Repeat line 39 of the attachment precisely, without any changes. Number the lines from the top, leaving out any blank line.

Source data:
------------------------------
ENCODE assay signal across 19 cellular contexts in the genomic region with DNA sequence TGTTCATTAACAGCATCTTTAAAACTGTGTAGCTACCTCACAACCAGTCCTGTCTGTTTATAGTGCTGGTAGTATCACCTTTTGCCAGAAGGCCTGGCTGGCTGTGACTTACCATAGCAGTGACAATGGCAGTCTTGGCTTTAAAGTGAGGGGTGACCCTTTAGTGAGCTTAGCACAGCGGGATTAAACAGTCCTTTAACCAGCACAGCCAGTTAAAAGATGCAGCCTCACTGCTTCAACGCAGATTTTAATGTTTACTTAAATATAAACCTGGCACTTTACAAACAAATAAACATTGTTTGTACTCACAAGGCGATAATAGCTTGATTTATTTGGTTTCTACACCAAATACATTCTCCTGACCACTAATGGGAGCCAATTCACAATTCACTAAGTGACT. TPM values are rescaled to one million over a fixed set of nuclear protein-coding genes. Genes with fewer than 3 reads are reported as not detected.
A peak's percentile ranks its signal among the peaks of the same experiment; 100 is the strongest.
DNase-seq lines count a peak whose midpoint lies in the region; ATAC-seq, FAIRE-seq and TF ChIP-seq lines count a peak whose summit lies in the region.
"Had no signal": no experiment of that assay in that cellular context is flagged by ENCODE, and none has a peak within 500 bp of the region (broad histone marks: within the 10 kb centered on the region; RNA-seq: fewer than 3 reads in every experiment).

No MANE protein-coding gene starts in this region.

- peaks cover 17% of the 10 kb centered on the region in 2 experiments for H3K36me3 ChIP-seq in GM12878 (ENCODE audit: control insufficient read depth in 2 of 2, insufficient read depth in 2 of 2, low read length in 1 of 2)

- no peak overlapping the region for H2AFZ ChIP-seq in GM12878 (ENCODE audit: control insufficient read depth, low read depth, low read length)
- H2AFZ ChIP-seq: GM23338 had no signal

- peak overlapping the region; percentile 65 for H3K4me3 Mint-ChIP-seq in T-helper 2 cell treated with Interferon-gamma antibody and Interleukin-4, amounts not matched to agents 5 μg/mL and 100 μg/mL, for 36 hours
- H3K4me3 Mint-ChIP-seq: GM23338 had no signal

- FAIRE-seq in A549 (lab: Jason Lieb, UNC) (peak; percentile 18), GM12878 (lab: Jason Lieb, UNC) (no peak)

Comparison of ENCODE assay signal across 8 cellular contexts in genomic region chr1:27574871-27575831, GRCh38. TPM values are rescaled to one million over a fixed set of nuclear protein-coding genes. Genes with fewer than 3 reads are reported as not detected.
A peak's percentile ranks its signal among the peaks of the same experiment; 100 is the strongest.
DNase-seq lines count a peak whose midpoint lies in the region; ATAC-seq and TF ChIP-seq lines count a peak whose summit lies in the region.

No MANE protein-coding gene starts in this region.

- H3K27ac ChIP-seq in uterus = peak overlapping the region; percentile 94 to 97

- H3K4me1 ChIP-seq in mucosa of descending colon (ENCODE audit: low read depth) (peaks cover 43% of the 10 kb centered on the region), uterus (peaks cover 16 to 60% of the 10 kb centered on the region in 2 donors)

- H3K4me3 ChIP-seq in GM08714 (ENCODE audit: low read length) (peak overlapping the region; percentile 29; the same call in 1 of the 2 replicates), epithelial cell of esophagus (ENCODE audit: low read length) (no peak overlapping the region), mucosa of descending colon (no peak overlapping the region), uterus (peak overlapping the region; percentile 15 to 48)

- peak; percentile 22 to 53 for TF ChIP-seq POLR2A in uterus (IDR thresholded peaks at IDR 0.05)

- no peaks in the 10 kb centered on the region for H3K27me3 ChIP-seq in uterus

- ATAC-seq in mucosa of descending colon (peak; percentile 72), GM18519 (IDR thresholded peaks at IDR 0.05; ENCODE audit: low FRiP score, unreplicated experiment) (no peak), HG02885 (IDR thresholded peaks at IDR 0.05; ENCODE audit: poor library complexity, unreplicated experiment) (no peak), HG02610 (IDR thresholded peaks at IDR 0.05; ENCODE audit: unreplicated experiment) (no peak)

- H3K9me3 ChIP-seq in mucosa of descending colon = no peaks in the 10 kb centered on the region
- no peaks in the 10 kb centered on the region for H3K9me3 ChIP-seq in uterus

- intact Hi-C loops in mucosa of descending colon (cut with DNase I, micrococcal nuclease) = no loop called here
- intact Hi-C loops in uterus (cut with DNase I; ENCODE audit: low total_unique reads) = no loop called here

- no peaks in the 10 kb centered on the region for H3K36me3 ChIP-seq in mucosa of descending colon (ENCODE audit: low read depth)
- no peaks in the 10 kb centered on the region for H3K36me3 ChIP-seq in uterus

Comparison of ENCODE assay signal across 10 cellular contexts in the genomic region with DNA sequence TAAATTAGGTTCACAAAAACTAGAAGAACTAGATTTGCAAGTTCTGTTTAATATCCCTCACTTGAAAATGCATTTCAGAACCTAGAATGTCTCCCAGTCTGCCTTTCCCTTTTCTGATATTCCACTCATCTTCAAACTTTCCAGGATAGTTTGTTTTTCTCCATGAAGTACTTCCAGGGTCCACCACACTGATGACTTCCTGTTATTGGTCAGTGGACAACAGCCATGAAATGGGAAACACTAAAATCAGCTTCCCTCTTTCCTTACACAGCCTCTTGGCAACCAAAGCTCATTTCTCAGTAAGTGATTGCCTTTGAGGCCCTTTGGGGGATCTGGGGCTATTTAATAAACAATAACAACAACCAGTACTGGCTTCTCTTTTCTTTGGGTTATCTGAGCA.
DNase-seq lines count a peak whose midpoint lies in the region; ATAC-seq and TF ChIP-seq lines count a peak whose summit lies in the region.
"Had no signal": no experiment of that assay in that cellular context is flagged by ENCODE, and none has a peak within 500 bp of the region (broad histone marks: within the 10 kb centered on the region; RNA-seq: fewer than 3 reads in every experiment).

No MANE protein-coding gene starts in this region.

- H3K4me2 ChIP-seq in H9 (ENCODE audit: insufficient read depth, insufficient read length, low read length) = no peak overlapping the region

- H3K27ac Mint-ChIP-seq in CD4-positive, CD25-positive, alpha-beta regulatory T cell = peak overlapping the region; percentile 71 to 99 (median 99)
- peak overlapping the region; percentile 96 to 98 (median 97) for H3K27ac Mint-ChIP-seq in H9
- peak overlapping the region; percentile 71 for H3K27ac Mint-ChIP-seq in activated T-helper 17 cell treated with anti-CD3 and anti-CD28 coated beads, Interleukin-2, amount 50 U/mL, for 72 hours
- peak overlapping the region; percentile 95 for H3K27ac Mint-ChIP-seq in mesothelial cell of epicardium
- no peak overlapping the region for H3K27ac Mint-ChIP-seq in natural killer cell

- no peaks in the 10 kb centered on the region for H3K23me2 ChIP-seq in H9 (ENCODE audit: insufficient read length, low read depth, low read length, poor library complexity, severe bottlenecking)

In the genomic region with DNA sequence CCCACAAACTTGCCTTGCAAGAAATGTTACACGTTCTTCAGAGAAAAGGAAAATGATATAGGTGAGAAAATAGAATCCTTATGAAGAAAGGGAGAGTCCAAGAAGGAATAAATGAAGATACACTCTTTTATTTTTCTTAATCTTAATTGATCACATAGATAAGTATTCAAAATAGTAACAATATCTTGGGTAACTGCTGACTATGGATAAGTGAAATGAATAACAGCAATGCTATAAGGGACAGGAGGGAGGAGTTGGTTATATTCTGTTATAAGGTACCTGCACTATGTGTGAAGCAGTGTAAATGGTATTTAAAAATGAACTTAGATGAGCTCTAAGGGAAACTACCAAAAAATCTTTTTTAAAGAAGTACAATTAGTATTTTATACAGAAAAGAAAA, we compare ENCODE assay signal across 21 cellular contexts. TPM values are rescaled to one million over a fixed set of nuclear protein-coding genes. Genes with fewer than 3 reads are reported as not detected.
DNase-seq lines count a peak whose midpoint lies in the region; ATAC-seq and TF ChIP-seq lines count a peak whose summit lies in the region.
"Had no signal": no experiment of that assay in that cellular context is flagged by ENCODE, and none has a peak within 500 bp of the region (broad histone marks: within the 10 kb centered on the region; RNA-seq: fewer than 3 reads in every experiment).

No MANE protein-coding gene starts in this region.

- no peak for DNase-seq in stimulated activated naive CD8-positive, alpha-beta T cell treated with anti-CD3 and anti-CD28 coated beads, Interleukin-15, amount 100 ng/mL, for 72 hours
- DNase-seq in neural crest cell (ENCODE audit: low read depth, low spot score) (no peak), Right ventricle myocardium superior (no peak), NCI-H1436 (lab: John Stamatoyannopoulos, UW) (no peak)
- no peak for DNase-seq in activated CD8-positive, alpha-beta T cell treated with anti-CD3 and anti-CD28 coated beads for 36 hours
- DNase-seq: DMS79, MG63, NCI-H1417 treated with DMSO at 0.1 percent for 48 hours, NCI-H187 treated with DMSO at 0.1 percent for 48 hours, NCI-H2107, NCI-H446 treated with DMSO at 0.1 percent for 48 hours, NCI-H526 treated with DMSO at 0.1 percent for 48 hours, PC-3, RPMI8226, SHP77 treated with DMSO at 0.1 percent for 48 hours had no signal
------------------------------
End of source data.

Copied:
In the genomic region with DNA sequence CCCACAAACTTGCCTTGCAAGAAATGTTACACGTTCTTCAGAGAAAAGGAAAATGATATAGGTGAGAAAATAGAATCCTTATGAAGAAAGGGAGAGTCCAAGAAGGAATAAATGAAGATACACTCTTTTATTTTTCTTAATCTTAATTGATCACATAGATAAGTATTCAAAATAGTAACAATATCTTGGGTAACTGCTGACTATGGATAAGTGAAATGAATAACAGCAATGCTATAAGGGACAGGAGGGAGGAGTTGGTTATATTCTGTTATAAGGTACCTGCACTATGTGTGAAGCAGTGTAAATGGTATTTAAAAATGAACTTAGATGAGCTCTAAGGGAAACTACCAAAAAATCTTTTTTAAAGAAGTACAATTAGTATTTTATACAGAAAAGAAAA, we compare ENCODE assay signal across 21 cellular contexts. TPM values are rescaled to one million over a fixed set of nuclear protein-coding genes. Genes with fewer than 3 reads are reported as not detected.